Today, we continue with our Buyer's Guide series of AnandTech Guides. You can look forward to Buyer's Guides in the middle of every week, and then, after the end of each month, we will retool our guides to reflect the new hardware and pricing of that particular time period. Today, we are continuing the refresh of our Buyer's Guides to see what has changed, if anything, in the past 4 weeks. In case you haven't read our new Buyer's Guides yet, here's the basic format of them to be released on a weekly basis:

Week 1: Entry Level System
Week 2: Mid-Range System
Week 3: High End System
Week 4: Overclocking System

For every component that goes into a computer, we offer our recommendation for a piece of hardware as well as our alternative on that type of hardware. We've added alternative hardware picks to our guides because it allows AnandTech to recommend a wider variety of hardware (especially for those willing to spend a little more than what we budget for a particular system). Alternative picks tell you just that - your alternatives, which in some cases will be better suited for your needs, and in other cases, will not be. But at the same time, we can still be assertive enough with a first place recommendation so that new buyers aren't indecisive or confused about what to purchase. Most of the prices listed for the hardware that we recommend can be found in our very own RealTime Pricing Engine. Any prices not found in our engine can be found on We list pertinent parts of our RealTime pricing engine at the bottom of every page of our Buyer's Guides so that you can choose the lowest prices from a large variety of vendors all by yourself.

We are always taking suggestions on how to improve our Buyer's Guides. If you feel that we are not including a wide enough variety of systems in our guides, please let us know and we can see if it warrants an additional weekly Buyer's Guide.


While entry level (budget) systems should mainly be constructed with reliability and price in mind, with performance a fairly distant third consideration, mid-range systems have a slightly different order of priority. Reliability is still #1 priority, but performance and price are in a sort of a tie when building that mid-range system. Performance isn't of the utmost importance in this type of system, but it's also not ignored nearly as much as a plain, old entry level system is. Similarly, price isn't of utmost importance either, but buyers building a mid-range system must be mindful of the price of components nonetheless. Performance and price don't lag too far behind reliability for mid-range systems, in other words.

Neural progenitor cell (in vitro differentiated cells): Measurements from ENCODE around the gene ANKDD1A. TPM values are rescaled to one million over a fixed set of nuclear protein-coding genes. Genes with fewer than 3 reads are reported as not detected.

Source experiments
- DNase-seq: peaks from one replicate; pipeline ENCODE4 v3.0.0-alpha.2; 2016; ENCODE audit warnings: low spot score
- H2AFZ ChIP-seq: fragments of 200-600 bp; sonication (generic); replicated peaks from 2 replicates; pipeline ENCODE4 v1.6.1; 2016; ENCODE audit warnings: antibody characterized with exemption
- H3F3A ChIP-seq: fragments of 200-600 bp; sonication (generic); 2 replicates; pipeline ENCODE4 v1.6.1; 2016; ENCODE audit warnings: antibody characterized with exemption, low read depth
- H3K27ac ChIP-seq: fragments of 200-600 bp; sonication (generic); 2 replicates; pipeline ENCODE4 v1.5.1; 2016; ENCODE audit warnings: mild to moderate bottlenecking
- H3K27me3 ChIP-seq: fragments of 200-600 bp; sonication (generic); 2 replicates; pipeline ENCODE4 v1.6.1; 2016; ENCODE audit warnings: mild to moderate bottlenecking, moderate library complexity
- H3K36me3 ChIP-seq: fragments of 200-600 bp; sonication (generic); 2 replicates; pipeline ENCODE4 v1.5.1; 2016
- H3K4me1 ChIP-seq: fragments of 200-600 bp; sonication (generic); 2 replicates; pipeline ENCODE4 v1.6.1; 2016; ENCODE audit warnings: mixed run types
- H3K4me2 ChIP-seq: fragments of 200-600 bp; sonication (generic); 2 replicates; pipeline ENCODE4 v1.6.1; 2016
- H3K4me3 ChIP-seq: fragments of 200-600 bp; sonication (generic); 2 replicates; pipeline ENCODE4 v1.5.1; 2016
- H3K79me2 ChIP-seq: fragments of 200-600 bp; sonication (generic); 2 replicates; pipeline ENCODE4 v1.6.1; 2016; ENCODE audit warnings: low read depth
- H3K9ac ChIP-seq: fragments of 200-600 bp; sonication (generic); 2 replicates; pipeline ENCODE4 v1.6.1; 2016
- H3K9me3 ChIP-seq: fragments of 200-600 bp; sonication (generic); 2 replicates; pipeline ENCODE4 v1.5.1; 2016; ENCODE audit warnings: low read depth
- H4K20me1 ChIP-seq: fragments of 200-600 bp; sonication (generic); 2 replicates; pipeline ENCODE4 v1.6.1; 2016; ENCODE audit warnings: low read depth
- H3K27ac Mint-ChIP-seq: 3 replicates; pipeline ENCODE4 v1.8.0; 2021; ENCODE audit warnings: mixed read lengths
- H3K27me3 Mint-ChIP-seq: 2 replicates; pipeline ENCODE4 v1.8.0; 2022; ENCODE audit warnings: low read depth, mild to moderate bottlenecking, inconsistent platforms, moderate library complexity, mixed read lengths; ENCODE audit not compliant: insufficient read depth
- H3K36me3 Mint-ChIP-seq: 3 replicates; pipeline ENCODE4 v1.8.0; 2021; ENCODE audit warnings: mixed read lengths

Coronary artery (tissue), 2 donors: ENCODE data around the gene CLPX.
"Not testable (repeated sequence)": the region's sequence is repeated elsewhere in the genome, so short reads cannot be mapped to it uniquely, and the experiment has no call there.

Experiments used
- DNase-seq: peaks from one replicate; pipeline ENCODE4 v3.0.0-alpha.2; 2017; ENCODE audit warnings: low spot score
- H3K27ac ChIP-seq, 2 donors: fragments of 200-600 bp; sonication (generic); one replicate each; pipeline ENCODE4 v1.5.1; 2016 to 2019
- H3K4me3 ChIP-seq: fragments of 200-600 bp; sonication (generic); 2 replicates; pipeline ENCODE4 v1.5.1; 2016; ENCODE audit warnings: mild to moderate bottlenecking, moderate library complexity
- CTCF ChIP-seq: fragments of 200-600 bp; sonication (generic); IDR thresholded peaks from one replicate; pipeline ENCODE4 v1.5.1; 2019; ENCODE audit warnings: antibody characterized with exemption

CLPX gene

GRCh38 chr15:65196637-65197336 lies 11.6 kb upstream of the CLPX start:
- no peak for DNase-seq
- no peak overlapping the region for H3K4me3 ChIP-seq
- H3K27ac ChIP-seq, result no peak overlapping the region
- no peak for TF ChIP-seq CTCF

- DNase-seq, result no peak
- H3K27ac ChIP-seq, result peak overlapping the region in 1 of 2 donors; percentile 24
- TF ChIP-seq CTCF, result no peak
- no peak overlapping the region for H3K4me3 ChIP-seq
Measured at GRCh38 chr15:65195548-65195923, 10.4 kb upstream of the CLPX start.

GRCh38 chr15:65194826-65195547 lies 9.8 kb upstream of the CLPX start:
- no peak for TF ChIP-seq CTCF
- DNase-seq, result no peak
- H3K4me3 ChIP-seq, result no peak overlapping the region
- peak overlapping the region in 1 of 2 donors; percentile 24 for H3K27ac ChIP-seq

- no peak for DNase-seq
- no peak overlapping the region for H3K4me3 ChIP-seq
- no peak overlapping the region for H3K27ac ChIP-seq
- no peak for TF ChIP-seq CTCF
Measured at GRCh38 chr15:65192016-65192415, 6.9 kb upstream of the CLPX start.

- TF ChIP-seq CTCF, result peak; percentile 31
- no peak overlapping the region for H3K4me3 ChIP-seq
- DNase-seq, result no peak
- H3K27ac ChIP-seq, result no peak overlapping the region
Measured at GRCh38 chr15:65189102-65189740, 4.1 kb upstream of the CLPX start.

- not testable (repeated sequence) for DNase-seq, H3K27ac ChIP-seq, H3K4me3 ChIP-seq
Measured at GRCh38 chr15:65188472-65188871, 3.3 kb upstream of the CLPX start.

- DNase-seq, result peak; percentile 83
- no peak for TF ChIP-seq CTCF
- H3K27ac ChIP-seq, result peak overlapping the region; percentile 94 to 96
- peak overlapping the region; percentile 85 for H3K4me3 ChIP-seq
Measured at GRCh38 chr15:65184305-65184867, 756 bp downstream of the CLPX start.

CPU and Motherboard Recommendations


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  • qquizz - Friday, June 25, 2004 - link

    I would go with the Barton 2500+ if your an overclocker. Overclocks better/same as 2800+ according to database.
    $75 OEM
  • yankee428 - Thursday, June 10, 2004 - link

    1. I have some friends who comment that they used AMD over Intel recently and needed to go out and get fancy cooling systems because AMD runs hot. This cost them about $30 and basically blew the saving that motivated them to choose AMD in the first place.

    2. Often you quote a price on proc's in your guide, but that price is usually for OEM chip only. Does not include the cooling system.
  • slurmsmackenzie - Tuesday, June 8, 2004 - link


    i read a review in here that put the asus sis655tx as equal or better that most of it's 865 875 counterparts. including the p4p800. while being 15% cheaper. i know the price is higher, but the oc'ing capability on the 2.8 is the hands down favorite for me. i'm a mutitasking encoding junkie! divx rocks!
  • D9r - Saturday, May 29, 2004 - link

    You recommend the ABIT "AN7" nForce2 Ultra 400 motherboard ($96).

    How does that compare with the ECS "KT600-A" (VIA KT600 + VT8237 chipset) ($45)? Both seem to have the same or similar features.
  • jamessmiddleton - Wednesday, May 26, 2004 - link

    The one thing that this review seems to ignore regarding the Athlon64 2800 vs. the AthlonXP 2800 is that you will be able to upgrade to a higher clocked Athlon64 in the future while the XP has no upgrade path that does not require a new mobo. This combined with the 64bitness ensure that the Athlon64 rig will have a significantly longer usable lifespan than the XP. Well worth the $80 for a midrange system, in my opinion. I think that the low end Athlon64 should be the midrange proc of choice for some time to come. Reply